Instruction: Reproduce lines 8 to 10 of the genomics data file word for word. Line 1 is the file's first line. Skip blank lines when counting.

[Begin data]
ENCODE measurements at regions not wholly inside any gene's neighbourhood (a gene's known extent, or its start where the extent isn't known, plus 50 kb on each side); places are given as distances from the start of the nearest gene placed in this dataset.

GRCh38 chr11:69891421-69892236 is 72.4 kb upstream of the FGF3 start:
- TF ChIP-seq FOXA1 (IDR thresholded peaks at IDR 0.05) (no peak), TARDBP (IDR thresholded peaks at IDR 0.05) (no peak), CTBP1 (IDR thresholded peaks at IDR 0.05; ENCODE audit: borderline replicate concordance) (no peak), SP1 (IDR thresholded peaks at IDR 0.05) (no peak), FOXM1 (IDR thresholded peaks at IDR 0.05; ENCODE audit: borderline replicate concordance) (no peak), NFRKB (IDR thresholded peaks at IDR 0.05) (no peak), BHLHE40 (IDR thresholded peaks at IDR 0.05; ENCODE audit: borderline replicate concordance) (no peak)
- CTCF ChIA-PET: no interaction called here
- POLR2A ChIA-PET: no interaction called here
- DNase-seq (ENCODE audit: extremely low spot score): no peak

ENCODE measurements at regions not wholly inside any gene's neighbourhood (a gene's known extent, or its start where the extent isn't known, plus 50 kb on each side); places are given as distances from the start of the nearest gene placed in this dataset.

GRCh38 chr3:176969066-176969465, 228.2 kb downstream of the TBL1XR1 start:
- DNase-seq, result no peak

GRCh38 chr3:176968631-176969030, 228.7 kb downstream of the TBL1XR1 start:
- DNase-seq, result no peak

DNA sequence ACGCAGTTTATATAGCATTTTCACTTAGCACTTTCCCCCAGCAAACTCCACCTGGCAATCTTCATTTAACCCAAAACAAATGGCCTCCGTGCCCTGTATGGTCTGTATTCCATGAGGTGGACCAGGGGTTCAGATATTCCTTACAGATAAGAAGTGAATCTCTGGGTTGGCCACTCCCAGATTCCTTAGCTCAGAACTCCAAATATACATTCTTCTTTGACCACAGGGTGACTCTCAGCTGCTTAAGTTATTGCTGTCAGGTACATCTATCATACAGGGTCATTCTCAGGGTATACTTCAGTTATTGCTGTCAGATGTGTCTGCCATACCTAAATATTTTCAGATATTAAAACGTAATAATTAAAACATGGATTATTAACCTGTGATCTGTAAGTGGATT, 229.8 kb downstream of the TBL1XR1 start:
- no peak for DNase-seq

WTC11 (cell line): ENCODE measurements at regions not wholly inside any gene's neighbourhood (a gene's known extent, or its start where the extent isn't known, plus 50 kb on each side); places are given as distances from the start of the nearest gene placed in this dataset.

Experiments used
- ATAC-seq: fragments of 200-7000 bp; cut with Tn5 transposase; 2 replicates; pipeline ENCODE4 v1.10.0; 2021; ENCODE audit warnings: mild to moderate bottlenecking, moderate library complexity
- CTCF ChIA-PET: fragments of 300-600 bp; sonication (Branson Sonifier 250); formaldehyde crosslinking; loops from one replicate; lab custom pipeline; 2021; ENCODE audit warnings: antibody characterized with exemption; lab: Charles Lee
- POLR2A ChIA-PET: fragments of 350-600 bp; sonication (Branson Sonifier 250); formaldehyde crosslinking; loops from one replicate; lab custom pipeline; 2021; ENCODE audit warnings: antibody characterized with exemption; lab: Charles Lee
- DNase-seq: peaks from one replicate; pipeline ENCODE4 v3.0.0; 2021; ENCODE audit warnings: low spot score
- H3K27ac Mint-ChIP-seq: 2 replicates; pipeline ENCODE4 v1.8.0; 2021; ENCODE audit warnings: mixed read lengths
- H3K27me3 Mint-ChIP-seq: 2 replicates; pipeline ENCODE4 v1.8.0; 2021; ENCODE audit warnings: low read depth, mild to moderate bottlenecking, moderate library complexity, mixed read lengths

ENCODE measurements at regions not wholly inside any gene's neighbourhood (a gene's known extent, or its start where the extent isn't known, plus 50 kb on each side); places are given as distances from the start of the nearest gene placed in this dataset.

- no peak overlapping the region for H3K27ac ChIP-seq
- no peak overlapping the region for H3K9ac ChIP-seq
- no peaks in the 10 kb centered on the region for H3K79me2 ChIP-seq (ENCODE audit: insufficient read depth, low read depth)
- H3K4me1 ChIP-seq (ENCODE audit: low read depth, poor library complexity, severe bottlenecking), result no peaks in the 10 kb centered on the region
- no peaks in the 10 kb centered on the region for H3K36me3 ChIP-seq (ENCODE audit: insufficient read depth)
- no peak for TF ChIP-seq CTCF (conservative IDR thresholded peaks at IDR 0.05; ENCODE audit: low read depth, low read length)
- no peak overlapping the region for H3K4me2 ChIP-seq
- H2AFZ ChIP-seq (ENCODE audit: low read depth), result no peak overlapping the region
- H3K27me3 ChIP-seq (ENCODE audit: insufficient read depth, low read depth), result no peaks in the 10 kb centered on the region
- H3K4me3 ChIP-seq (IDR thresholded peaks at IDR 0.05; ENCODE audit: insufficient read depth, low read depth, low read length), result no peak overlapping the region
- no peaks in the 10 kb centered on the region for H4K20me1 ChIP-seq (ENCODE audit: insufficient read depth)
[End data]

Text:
GRCh38 chr3:176969066-176969465, 228.2 kb downstream of the TBL1XR1 start:
- DNase-seq, result no peak

GRCh38 chr3:176968631-176969030, 228.7 kb downstream of the TBL1XR1 start: